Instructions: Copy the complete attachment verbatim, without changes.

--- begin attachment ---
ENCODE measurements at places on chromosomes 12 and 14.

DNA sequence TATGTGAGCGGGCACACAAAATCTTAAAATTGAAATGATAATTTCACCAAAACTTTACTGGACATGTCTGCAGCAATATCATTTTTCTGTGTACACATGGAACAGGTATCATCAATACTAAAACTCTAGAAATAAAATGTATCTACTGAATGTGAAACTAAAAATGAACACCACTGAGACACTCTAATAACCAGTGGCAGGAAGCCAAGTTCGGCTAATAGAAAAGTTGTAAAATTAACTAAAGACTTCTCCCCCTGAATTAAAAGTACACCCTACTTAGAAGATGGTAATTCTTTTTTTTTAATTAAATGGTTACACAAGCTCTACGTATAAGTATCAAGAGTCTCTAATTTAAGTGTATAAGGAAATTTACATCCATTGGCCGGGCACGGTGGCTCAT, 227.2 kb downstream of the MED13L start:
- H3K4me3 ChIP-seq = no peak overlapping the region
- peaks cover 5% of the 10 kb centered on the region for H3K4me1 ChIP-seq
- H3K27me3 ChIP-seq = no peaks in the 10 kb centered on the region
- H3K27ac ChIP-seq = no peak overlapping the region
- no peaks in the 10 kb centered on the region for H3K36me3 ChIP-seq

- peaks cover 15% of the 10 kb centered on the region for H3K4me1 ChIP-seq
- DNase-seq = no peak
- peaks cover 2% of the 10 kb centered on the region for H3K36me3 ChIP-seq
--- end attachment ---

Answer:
ENCODE measurements at places on chromosomes 12 and 14.

DNA sequence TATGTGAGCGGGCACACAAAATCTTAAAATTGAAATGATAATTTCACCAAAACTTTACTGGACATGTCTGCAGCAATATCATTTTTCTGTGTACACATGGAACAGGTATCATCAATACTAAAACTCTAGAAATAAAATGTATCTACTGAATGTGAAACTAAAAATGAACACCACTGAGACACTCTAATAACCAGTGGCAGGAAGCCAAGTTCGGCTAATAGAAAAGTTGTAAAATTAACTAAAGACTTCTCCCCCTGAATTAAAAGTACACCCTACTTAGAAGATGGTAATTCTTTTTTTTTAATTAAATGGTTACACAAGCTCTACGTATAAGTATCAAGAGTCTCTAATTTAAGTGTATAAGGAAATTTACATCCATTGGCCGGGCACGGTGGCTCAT, 227.2 kb downstream of the MED13L start:
- H3K4me3 ChIP-seq = no peak overlapping the region
- peaks cover 5% of the 10 kb centered on the region for H3K4me1 ChIP-seq
- H3K27me3 ChIP-seq = no peaks in the 10 kb centered on the region
- H3K27ac ChIP-seq = no peak overlapping the region
- no peaks in the 10 kb centered on the region for H3K36me3 ChIP-seq

- peaks cover 15% of the 10 kb centered on the region for H3K4me1 ChIP-seq
- DNase-seq = no peak
- peaks cover 2% of the 10 kb centered on the region for H3K36me3 ChIP-seq